https://www.duolingo.com/profile/jar598136

Yes,why girls is not accepted


https://www.duolingo.com/profile/ShadowPrxncess

Fille means both daughter and girl, but when you use a possessive, it changes from girl to daughter. The same rule follows with femme which can mean wife or woman. Hope this helps :)


https://www.duolingo.com/profile/J.C.Fink

This may be true in French, but is not necessarily so in English.


https://www.duolingo.com/profile/David_Metroland

PLEASE, read previous comments and responses BEFORE re-posting the same query!


https://www.duolingo.com/profile/Rushnrocket

Until now fille was girl, if Duo wants us to use a different form should not we be introduced to it first?


https://www.duolingo.com/profile/ShadowPrxncess

Fille means both daughter and girl, but when you use a possessive, it changes from girl to daughter. The same rule follows with femme which can mean wife or woman. Hope this helps :)


https://www.duolingo.com/profile/J.C.Fink

This may be true in French, but is not necessarily so in English.


https://www.duolingo.com/profile/alaisL

Why is it that in the "Mes garçons" item, "My boys" and "My sons" are both accepted, but here, "My girls" is not accepted?


https://www.duolingo.com/profile/Lee821050

A previous question accepted "my boys" for "mes garçons"!


https://www.duolingo.com/profile/LawrenceEbo

Why is 'understood' wrong the letter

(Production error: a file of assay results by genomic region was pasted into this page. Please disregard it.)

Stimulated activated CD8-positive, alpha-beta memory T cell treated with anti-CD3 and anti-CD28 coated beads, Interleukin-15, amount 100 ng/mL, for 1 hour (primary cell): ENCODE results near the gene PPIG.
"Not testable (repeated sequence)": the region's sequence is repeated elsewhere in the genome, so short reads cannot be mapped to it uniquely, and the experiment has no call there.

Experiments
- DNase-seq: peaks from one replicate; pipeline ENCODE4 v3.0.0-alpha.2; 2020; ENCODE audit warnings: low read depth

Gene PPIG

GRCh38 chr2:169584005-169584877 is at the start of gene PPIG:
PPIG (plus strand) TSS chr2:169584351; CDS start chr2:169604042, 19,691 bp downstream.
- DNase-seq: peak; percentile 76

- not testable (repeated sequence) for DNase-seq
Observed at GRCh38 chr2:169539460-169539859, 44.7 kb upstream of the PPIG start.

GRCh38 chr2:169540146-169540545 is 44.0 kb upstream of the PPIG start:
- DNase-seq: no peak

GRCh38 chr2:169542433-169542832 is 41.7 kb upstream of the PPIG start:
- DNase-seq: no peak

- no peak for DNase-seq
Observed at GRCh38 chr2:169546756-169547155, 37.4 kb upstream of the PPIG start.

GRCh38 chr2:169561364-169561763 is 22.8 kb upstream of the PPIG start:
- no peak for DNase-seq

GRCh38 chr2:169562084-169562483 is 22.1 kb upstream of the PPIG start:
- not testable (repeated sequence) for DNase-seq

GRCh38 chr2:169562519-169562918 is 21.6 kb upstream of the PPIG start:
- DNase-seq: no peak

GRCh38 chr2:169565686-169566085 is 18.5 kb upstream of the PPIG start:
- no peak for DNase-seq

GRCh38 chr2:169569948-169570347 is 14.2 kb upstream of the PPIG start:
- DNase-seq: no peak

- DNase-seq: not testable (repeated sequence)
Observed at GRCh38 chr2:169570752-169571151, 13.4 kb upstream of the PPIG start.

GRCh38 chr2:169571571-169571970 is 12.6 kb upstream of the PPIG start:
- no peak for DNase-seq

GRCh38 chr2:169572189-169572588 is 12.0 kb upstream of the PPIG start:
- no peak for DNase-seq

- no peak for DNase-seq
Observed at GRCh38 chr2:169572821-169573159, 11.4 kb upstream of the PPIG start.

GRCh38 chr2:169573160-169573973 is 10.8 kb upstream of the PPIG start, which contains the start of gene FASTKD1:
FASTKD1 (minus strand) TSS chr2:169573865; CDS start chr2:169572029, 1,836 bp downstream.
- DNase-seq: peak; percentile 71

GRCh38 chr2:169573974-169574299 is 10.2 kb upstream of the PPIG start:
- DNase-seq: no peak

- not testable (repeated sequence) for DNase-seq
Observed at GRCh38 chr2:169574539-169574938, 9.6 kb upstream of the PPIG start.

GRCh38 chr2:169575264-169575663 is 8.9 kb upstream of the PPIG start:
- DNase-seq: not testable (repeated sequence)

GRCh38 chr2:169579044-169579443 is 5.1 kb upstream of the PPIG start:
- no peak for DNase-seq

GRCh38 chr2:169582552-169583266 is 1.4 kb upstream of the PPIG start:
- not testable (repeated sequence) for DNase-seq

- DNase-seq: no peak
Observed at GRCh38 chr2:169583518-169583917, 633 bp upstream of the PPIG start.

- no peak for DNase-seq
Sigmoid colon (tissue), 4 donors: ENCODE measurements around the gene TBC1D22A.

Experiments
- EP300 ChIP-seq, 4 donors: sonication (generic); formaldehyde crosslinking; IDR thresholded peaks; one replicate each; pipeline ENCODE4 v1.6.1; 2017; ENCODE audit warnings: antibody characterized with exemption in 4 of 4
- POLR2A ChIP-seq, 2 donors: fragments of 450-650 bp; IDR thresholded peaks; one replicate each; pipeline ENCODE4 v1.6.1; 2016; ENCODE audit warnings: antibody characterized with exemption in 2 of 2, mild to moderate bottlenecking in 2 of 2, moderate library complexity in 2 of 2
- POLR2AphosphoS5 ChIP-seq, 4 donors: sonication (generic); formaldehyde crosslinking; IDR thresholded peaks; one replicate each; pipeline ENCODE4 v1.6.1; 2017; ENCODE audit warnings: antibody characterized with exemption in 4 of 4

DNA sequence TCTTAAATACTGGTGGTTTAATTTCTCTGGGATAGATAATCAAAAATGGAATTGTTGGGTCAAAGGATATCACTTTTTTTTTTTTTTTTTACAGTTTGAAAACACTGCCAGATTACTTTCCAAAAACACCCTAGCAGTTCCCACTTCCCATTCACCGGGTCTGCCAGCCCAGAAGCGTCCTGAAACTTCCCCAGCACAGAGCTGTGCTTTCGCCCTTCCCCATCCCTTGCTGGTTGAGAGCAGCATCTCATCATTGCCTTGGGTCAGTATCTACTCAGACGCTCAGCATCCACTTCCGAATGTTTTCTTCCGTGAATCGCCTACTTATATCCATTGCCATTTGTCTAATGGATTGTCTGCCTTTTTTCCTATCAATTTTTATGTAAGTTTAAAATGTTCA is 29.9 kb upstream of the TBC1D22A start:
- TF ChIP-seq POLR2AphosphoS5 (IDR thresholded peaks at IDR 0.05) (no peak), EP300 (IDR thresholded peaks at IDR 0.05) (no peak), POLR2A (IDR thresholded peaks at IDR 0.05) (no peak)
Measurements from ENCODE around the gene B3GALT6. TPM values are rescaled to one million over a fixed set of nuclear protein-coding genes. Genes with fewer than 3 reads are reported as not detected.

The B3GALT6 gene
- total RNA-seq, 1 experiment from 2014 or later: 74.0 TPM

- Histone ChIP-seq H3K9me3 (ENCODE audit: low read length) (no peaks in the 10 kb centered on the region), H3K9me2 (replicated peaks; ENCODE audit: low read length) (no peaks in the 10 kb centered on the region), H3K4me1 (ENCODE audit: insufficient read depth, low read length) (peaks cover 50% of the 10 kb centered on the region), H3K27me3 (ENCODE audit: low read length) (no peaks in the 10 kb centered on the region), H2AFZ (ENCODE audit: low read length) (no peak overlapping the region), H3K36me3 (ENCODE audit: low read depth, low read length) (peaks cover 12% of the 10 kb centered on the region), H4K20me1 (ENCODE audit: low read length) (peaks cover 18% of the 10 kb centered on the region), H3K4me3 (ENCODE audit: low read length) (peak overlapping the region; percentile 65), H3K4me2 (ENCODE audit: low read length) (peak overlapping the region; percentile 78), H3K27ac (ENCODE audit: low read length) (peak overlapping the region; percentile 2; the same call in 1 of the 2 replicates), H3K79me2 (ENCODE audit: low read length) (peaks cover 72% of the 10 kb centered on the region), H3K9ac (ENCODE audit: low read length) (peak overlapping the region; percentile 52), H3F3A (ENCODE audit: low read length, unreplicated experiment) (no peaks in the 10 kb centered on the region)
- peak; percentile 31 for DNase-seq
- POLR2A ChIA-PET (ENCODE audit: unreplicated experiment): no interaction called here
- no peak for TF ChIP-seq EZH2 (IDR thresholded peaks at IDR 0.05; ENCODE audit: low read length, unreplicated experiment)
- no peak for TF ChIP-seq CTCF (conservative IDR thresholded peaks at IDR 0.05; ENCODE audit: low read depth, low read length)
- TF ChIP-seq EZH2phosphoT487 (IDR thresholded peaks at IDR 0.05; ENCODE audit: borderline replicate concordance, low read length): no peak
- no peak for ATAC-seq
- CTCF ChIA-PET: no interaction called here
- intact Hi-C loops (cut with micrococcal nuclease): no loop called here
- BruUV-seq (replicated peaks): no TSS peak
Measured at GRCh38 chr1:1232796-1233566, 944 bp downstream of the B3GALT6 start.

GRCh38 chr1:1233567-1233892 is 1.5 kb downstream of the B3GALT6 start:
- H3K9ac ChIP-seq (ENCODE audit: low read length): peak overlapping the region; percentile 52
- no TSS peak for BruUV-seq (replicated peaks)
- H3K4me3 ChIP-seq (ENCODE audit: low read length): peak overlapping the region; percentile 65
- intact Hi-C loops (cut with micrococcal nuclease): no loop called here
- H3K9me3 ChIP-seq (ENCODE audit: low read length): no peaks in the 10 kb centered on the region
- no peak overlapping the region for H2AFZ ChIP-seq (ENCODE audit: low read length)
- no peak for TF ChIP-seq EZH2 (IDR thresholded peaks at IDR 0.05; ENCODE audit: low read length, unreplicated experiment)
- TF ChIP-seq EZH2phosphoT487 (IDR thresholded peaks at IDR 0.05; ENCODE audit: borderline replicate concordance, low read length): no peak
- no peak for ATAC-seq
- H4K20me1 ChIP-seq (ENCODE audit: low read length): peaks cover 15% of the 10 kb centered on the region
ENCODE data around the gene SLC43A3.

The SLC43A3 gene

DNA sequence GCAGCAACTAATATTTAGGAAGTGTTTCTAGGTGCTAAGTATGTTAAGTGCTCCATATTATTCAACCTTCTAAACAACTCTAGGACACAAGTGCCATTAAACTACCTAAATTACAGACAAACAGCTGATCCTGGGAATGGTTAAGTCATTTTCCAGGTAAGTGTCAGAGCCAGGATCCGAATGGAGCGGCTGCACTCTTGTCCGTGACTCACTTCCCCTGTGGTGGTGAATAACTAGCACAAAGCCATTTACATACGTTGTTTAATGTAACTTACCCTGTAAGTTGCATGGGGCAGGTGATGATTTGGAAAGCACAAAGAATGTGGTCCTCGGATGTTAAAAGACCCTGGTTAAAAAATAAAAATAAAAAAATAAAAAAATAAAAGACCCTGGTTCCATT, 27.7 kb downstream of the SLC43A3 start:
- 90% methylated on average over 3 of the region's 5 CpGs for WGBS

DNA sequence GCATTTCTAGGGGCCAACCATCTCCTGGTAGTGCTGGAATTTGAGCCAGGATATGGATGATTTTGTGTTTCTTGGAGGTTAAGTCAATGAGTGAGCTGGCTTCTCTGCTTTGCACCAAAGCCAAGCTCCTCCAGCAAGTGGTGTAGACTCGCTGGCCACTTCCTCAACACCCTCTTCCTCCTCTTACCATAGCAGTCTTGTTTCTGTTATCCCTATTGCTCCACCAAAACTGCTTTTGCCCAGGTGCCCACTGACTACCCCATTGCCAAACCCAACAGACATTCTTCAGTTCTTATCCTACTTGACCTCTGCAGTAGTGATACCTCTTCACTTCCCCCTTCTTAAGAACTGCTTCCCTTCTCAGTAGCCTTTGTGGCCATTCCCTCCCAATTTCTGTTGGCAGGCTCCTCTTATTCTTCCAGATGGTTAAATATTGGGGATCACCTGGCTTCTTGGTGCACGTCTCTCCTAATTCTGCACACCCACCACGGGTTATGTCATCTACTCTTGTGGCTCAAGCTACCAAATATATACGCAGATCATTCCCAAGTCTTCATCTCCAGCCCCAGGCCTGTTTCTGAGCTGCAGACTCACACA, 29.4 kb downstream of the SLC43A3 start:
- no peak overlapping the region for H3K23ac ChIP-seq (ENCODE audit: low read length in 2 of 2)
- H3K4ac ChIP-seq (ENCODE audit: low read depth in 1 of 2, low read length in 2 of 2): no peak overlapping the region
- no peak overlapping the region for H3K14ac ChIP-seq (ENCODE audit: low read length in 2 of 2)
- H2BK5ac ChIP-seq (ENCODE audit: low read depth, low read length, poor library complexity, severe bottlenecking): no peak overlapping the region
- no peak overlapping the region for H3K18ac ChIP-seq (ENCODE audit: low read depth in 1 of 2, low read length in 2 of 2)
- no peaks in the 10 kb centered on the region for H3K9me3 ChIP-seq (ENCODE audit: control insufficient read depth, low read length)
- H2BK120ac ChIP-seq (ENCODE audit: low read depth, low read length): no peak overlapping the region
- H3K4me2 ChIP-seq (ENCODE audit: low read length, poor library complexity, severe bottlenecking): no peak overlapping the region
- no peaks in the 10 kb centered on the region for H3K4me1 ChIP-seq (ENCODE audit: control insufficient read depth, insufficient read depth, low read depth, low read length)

https://www.duolingo.com/profile/J.C.Fink

"understood" refers to something that happened in the past; the French sentence uses a present tense form of the verb, so it needs to be translated as "understand".


https://www.duolingo.com/profile/MarkMcDonn3

When playing the audio the male speaker has a definitive pause between "compren" and "nent". Why is that? It sounds like a purposeful split in the middle of the sentence?

"Mes filles compren" then "nent la lettre"


https://www.duolingo.com/profile/jenniferge484578

Thank you i understand


https://www.duolingo.com/profile/Karan292030

Y it is comprennent? And not comprenons or something else


https://www.duolingo.com/profile/MarkMcDonn3

Because the reference to girls is "3rd person plural". I've found the following patterns seem to apply.

Singular...

1st person -e

2nd person -s

3rd person -e

Plural...

1st person -ons;

2nd person -ez;

3rd person -ent

For example:

Singular...

1st person (i: je) mange

2nd person (you: tu) mange-s

3rd person (he, she: il, elle) mange

Plural...

1st person (we: nous) mange-ons;

2nd person (you: vous) mange-z;

3rd person (they: ils, elles) mange-nt


https://www.duolingo.com/profile/WendyBoynt

Thank you Mark, I agree, for regular verbs...this is helpful.


https://www.duolingo.com/profile/divaluisa

The voice does not sound different for "mes fils" or "mes filles"
I wrote "mes fils" Based on what we hear is this wrong?


https://www.duolingo.com/profile/erstedame

What if you were coaching a girl's football team and you wanted to say in a familiar way that the girls on the team understand the game? In English you would say "my girls understand the game." is there a way to express a possessive relationship without the meaning changing to "daughter?"